That is the story of what happened. Everyone here is in shock. Three young, beautiful souls have gone to meet the Eternal Father. Four miracles - for if we had not lagged behind, we would have all been caught in the avalanche and, with nobody to raise the alarm, the searches would not have started until 7pm, which would have been too late for the seven of us, the ways of God are impenetrable - give thanks to the Lord for the life which he has given them, and mourn the death of their friends. I ask you now to pray for the dead, and for their families who are enduring a terrible trial, and to join us in thanking the mercy of heaven for sparing our lives.

With my love,


Requiescant in Pace

HMiS Wrote:The hatred against the Church and the Society increases in the media.

A Swiss forum had one comment: "This is God's punishment!"

A Dutch forum said: "God hates antisemites".

And other impious comments. It is really disturbing how the hatred of the world battles against the Roman Catholic Church of all time, for this is what the SSPX represents. Nothing more, nothing less.

These insults can only be welcomed and expected:

"Blessed are ye when they shall revile you, and persecute you, and speak all that is evil against you, untruly, for my sake.  Be glad and rejoice, for your reward is very great in heaven."- Matthew 5:11-12
Archangelum Wrote:I just returned from the Requiem-Mass said for these three young men. All I can say it was utmost fitting and dignified, a very moving expierence. I saw the good Abbé Wailliez in tears during the Kyrie. His word service was short and sobre, yet he said a lot with few words. He mentioned that the priests had said H. Mass (Apparitions at Lourdes) that morning, which surely is a comfort to us all. + RIP +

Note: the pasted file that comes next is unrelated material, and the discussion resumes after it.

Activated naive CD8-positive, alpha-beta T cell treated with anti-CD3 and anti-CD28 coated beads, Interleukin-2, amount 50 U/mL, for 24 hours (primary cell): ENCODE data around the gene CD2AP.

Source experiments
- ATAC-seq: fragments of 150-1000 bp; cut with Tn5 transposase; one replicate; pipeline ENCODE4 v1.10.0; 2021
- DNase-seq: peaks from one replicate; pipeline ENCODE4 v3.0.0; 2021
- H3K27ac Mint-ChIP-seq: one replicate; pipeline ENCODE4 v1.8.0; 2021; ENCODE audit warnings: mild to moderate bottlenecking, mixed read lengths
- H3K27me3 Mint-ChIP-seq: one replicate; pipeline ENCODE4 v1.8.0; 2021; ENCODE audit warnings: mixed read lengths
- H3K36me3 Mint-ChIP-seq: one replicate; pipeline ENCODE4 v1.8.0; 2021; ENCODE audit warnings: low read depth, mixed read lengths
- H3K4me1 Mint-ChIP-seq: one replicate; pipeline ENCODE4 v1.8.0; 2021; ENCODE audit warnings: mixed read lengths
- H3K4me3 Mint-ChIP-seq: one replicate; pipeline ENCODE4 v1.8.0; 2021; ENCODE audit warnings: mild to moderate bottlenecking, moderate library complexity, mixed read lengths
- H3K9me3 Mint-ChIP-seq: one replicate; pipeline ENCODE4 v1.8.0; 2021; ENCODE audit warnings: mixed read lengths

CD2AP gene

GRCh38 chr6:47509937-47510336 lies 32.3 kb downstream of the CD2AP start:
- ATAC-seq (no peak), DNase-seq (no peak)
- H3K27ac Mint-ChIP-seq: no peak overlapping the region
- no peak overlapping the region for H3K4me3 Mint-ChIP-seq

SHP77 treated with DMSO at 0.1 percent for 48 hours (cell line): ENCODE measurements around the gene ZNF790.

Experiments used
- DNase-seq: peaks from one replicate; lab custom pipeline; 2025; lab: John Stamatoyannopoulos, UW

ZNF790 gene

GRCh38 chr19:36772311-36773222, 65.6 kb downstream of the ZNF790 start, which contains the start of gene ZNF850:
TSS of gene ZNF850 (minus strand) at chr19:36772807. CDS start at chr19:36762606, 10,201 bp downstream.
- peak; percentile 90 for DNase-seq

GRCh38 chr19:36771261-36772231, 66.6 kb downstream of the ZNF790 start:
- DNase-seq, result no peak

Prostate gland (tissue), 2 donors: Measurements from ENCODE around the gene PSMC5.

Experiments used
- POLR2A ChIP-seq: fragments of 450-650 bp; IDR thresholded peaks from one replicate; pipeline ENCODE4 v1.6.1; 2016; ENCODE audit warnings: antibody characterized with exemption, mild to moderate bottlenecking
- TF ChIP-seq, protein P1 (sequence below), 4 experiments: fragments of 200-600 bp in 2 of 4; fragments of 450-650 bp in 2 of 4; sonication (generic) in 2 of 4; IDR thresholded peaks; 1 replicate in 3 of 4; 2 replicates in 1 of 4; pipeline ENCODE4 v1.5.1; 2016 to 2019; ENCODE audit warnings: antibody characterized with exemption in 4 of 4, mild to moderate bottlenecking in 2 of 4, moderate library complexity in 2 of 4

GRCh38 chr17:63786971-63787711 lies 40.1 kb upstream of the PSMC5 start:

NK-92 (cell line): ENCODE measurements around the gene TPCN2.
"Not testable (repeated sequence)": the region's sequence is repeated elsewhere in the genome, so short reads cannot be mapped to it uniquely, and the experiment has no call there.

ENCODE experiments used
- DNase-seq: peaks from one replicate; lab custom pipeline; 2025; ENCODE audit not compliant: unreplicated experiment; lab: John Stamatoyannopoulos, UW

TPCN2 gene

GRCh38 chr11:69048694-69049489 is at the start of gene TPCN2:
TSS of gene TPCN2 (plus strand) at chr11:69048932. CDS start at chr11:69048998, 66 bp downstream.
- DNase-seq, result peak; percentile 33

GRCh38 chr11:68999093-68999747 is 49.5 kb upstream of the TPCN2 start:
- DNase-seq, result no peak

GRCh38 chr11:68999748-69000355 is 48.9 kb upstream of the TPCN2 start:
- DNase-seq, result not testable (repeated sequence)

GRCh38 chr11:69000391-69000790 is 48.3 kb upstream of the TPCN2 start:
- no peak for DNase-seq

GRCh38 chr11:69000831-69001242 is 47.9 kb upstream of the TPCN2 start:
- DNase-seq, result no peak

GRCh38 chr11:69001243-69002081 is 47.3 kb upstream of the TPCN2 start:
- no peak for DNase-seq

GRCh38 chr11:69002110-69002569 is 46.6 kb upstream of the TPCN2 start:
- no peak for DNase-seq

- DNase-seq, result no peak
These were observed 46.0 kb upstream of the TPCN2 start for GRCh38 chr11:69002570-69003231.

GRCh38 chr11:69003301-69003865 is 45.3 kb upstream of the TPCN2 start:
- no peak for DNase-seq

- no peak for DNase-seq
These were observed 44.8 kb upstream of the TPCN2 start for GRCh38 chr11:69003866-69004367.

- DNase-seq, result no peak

Dat God hunne schoone zielen mogen ontvangen!

Requiescant in pace.

Thanks for the report.

I had to think about the poem of ex-Anabaptist convert to Catholicism in the Calvinist 17th century Dutch Republic, Joost van den Vondel, on his own little boy who died early on:


, 't zaligh kijntje,
Cherubijntje, van om hoogh,
D'ydelheden, hier beneden,
Vitlacht met een lodderoogh.
Moeder, zeit hy, waarom schreit ghy?
Waarom greit ghy, op mijn lijck?
Boven leef ick, boven zweef ick,
Engeltje van 't hemelrijck:
En ick blinck 'er, en ik drincker,
't Geen de schincker alles goets
Schenckt de zielen, die daar krielen,
Dertel van veel overvloets.
Leer dan reizen met gepeizen
Naar pallaizen, uit het slick
Dezer werrelt, die zoo dwerrelt.
Eeuwigh gaat voor oogenblick

I think this applies to these good seminarians too.

Do you have a translation of that? It sounds so sweet, but I don't know Dutch, alas!

This is my own poem inspired by these three young men... unlike the three of the Old Testament, they passed through ice, rather than fire... but I like to think or hope that their angels kept them warm, as the other angel kept Ananias, Azarias and Misael cool.

Requiescant in pace.

They were so young, those Frenchmen three,
When Thou didst call them home to Thee!
O Lord, they longed Thy priests to be...
Deny them not Thy rest,
But, as they died in glacial cold,
May Thy kind arms their souls enfold,
And warmly, safely, closely hold
Close to Thy sacred breast.
Jesu, Thy call, so sudden, came;
No time for fear, regret, or shame;
They only heard you call each name,
And answered instantly.
Michael, Raymond, Jean-Baptiste,
Surely, of thy dear sons, not least,
Yearning, each one, to be Thy priest
And win more souls for Thee.
They longed to preach, to baptize too,
And teach to all Thy teaching true,
But Thou, before the Host as YOU
Their loving hands caressed,
Didst call them to Thy home, and through
The ice their souls before Thee flew.
Lord, till Thou makest all things new,
Grant them eternal rest.
-- February 22, 2009
Ines, that is beautiful.
Thank you... I'm so sorry for their families, but I read (in an email of that letter) that one of them said to his friends on the drive up the mountain, "You know, I think if God called me today, I'd be ready."

And God called him...
[Image: prayer.gif][Image: prayer.gif][Image: prayer.gif]

That is a lovely poem.
Thank you...